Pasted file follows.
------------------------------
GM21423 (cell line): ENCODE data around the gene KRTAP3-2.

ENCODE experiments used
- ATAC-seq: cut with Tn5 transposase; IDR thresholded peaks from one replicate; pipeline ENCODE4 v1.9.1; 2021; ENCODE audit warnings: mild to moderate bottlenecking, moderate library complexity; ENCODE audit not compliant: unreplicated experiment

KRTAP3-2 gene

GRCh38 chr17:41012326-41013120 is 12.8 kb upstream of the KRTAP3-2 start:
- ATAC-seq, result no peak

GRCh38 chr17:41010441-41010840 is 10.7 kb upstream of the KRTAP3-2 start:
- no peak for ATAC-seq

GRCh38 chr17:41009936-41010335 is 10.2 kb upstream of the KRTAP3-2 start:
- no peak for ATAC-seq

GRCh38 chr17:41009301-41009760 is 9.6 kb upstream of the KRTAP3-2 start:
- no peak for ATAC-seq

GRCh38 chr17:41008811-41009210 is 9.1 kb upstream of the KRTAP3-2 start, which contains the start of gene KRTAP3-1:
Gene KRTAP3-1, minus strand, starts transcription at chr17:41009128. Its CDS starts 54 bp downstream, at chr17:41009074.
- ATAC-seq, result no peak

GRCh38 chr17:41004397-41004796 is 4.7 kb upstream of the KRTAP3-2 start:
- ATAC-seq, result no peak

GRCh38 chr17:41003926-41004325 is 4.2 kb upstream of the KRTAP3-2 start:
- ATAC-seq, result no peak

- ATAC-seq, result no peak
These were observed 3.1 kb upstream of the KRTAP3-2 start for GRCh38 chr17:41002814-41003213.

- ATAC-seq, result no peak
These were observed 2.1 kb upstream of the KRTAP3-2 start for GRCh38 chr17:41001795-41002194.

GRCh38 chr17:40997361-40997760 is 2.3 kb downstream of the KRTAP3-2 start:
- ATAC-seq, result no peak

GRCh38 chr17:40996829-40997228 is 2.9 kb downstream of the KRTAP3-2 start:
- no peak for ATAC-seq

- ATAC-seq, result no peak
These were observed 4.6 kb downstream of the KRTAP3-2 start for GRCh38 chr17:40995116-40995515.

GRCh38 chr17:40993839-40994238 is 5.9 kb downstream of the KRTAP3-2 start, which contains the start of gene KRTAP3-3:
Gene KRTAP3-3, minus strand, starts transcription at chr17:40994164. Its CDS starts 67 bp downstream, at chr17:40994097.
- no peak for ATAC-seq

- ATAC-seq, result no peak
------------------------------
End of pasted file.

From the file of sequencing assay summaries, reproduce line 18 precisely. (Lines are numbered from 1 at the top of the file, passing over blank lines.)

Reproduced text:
GRCh38 chr17:41003926-41004325 is 4.2 kb upstream of the KRTAP3-2 start: